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Using Retrofit, Reform, and Reimagine to Advance Toward Health Equity

McLemore, Monica R. PhD, MPH, RN, FAAN

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The Journal of Perinatal & Neonatal Nursing: April/June 2022 - Volume 36 - Issue 2 - p 99-102
doi: 10.1097/JPN.0000000000000639
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In 2019, SARS-CoV-2 (corona virus, shortened to COVID-19) emerged as a novel viral illness with multiorgan involvement that has killed an estimated 5 million people around the world.1 The COVID-19 global pandemic shuttered the economies of multiple countries and has exposed long-standing inequities that are associated with structural racism and divestment from crucial public health infrastructure. The COVID-19 pandemic has laid bare the core issues that intersect the social, clinical, and structural determinants of health. It is within this context that anecdotal accounts that informed consent, reproductive autonomy, and basic principles of health equity are being violated due to the need to balance-scarce resources and flatten the curve. It makes sense that pregnancy and childbirth would become ground zero in the United States for where these violations would occur, since childbirth remains the primary reason people are hospitalized each year in the United States.2

However, prior to the emergence of COVID-19, a Black maternal health (BMH) crisis3 had been well documented and in fact, many of the interventions and expansions of care, sought as a remedy to the BMH crisis, were operationalized due to COVID-19. For example, prior to COVID-19, clinicians could not work across state lines despite national licensure, the Centers for Medicare & Medicaid Services would not reimburse for telehealth visits, and auxiliary maternity units were not accessible as viable options outside of hospital-based birth; COVID-19 response temporarily removed these barriers.

The purpose of this commentary is to provide an overview of the current landscape for childbearing families and pregnancy-capable people and a call to action toward the courage to align health and human services that support improved health outcomes. The commentary is broken into 3 parts. First, the framework of retrofit, reform, and reimagine is developed to provide a conceptual framework that supports a shared language. Second, the current landscape is juxtaposed on the framework of retrofit, reform, and reimagine to connect the dots for health equity. The final discussion section ends with a call to action that demonstrates a bold roadmap for birth workers, clinicians, nurses, doulas, physicians, and other clinical health services providers to coconstruct paths to human services that should resolve health inequities.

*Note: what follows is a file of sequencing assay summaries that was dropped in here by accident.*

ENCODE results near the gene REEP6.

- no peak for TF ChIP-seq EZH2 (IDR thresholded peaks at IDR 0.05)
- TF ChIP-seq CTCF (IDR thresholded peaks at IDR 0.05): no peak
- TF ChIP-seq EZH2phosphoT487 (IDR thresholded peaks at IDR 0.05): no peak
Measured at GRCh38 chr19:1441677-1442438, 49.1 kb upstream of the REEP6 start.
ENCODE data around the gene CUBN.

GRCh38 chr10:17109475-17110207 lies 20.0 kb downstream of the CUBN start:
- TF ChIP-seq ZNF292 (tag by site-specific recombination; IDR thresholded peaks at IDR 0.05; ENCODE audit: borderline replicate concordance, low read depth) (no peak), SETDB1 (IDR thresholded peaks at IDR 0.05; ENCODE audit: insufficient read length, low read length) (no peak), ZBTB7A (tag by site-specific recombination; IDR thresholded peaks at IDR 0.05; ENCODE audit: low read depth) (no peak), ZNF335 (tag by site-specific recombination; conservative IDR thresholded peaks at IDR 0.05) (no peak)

Throughout my long clinical and research career, it had been difficult to articulate why reproductive health, rights, and justice were unable to align toward shared goals. After ruminating on the fundamental problem, I developed a framework that would help me, and others understand that we all were not having the same conversation and therefore could not work on shared solutions. From this thinking the framework of retrofit, reform, and reimagine was generated, which is not linear, but circular. Table 1 provides the following definitions from the Merriam-Webster Dictionary.4

Table 1. - Merriam-Webster definitions for retrofit, reform, and reimagine
Retrofit—transitive verb Reform—transitive verb Reimagine
1: To furnish (something, such as a computer, airplane, or building) with new or modified parts or equipment not available or considered necessary at the time of manufacture 1a: To put or change into an improved form or condition
1b: To amend or improve by change of form or removal of faults or abuses